Life recently appears to out-horrify Hollywood disaster films as devastating tornadoes roam thousands of miles of the Midwest, coastal city-destroying hurricanes displace entire communities, and forest fires drive people from the mountains, not to mention the bloodshed in foreign countries. As they all play out in full color on your living room big screen, it’s time to hit the pause button and put real life on hold. My form of escape is reading. One could retreat into the pages of Walden Pond or Shakespeare’s sonnets, but laughter is my tranquilizer of choice, and Carl Hiaasen is the best dispenser of the all-healing guffaw around today.
Nobody can dish out the hilarious karma that idiots bring down upon themselves like the king of satire, Miami Herald columnist and bestselling author Carl Hiaasen. He has the advantage of living in South Florida, which, for over a century, has attracted con artists, fast-buck operators, flim-flam men, snake oil salesmen and, worst of all, developers ever since they figured out how to drain the swamps and convince people to open their wallets for their very own piece of paradise.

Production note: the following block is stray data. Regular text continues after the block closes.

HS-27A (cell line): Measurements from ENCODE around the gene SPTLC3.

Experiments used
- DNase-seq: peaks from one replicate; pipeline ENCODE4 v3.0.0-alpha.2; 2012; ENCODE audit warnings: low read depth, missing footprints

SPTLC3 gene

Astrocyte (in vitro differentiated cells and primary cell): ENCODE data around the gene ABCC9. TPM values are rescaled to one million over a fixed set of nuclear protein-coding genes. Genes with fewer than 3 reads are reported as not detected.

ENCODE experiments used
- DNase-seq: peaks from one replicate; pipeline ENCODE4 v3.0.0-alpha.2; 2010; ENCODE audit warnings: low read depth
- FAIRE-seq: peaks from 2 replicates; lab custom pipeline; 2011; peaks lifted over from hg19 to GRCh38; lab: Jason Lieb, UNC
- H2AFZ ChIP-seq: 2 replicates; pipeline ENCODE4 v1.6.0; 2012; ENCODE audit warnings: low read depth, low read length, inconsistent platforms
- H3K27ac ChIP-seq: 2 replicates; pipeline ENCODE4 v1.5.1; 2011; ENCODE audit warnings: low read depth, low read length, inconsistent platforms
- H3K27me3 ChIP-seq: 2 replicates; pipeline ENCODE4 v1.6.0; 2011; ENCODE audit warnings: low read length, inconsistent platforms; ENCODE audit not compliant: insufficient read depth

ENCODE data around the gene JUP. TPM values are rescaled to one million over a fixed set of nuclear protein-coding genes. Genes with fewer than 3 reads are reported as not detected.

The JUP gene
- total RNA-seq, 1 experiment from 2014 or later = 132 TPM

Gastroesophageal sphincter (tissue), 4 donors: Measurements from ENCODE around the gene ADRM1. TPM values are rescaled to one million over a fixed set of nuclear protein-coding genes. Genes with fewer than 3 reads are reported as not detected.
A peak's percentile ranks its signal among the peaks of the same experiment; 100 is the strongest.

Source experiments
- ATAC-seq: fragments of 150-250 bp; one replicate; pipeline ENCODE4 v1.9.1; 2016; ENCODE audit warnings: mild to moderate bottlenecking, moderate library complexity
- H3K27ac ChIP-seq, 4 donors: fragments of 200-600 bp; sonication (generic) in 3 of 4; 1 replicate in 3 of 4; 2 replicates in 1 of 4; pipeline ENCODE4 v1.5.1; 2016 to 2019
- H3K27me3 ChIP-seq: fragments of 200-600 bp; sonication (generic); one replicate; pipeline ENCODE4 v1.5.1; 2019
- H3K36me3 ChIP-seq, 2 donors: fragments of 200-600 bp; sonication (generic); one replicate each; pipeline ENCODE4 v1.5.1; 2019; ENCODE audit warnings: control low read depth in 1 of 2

"Hiaasen says in a brief foreword that BAD MONKEY is a work of fiction, but 'the odious duties of a restaurant inspector are authentically rendered.' Suffice it to say that it will be a while before I can eat comfortably in any restaurant."
And so it is that BAD MONKEY came out just in time to rescue fellow fans from our gloom and doom state. Hiaasen spins outrageous tales about bad things happening to bad people who richly deserve what’s coming to them. His tongue-in-cheek yet heartfelt crusade against the massive destruction of Florida’s coastlines, swamps and wildlife has introduced us to some pretty wild characters over the years. With so little left of Florida’s once pristine coasts to despoil, he has focused his rapier wit on Andros Island in the Bahamas.
Brief synopsis: Suspended county sheriff’s detective Andrew Yancy has been demoted, over a fight with a fellow officer, to the county health department as a food inspector. He stoically takes his medicine, retreating to his modest home in the Florida Keys along a tranquil waterway. A developer buys the wood